Mexico was struck by an earthquake of magnitude 5.8 (M5.8) in the early hours of 16 June UTC (11.19 pm on 15 June, local time). The epicentre of the quake, which was initially reported as M6.0, occurred close to the town of Jolapan, just 120 km south of the capital, Mexico City – residents felt the tremor across a large area of central Mexico.
The United States Geological Survey’s Pager alert system suggested that Sunday’s tremor had a statistical likelihood of low levels of economic damage, injuries or possible deaths, but at the time of writing there were no reports of damage or casualties… although some buildings in Mexico City were evacuated as a precaution and there were some power outages.
Mexico’s Tectonic Setting
Located where two of the earth’s tectonic plates meet, Mexico is highly seismically active and vulnerable to repeated earthquakes. The Cocos plate is moving north-eastwards against the north American plate at a rate of around 55-75 mm per year and, being composed of dense oceanic crust is forced beneath the more buoyant continental crust of central America. The friction generated by this downward motion is periodically released in the form of earthquakes, either along the interface between the two plates or within the over-riding plate.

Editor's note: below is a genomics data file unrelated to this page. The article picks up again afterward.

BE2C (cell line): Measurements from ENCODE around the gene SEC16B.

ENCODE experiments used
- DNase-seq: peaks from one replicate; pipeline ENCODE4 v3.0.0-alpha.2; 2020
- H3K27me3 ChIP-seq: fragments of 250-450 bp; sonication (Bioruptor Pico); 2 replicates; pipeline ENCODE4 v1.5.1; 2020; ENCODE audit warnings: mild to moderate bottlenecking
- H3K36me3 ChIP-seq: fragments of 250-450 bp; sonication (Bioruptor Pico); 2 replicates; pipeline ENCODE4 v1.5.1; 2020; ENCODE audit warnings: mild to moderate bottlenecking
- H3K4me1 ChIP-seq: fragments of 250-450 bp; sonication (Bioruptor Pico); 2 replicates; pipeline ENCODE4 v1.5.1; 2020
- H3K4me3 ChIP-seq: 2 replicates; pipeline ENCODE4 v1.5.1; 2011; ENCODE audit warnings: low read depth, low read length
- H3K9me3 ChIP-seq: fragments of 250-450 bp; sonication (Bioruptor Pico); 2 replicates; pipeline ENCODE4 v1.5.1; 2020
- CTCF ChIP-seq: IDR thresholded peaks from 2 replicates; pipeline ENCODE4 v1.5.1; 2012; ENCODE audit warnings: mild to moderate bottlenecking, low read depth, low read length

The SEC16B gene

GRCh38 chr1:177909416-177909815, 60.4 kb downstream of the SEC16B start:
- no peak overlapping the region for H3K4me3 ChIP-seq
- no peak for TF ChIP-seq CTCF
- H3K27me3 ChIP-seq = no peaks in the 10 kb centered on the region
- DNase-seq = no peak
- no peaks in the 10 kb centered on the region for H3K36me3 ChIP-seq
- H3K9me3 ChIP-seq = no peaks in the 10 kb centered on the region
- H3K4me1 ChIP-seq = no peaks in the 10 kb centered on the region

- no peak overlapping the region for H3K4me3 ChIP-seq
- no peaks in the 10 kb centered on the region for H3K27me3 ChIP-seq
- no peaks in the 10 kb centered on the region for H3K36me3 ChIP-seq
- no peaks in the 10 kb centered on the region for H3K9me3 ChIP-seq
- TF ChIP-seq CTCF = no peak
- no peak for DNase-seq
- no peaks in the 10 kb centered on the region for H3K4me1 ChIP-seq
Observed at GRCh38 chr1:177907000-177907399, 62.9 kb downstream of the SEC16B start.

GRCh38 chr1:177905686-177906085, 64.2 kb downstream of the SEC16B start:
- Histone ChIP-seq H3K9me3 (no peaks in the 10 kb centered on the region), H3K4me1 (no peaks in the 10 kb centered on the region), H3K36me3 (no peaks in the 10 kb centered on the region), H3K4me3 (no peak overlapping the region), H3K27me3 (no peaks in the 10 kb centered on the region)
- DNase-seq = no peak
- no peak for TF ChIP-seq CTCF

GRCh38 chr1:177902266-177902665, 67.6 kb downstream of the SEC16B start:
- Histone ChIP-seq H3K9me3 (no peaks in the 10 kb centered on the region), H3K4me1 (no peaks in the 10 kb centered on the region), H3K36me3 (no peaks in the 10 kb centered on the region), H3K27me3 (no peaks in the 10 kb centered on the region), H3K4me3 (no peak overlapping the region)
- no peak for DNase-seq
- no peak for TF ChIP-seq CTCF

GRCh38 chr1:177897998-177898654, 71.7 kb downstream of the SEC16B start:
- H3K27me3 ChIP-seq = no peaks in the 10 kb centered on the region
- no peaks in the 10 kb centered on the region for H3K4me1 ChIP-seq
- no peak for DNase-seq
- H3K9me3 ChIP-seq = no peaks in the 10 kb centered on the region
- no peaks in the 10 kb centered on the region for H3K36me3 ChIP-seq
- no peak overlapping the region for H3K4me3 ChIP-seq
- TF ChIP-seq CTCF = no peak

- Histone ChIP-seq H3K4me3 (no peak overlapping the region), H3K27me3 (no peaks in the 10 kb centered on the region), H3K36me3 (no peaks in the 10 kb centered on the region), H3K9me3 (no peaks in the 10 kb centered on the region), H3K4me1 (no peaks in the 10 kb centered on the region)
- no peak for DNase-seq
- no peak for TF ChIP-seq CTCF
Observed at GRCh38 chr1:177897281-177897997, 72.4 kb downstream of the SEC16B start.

Typically, in a subduction zone setting such as this, earthquakes follow a pattern of increasing depth away from the boundary, reflecting the dip of the subducting slab – the steeper the dip, the narrower the zone in which earthquake epicentres are found. Central Mexico is unusual, however, in that the dip of the downgoing plate it unusually shallow, varying from around 30⁰ in southern Mexico to virtually horizontal further north. (At the southern end of the subduction zone, the dip is as steep as 45-60⁰ according to Yeats, in Active Faults of the World.)
The reasons for this are not fully understood, but it does have implications for the overlying land. As the map of seismicity for Mexico shows, earthquakes are generally shallow (rarely deeper than 300km): and shallow earthquakes are typically more damaging than deeper ones.Decoded Science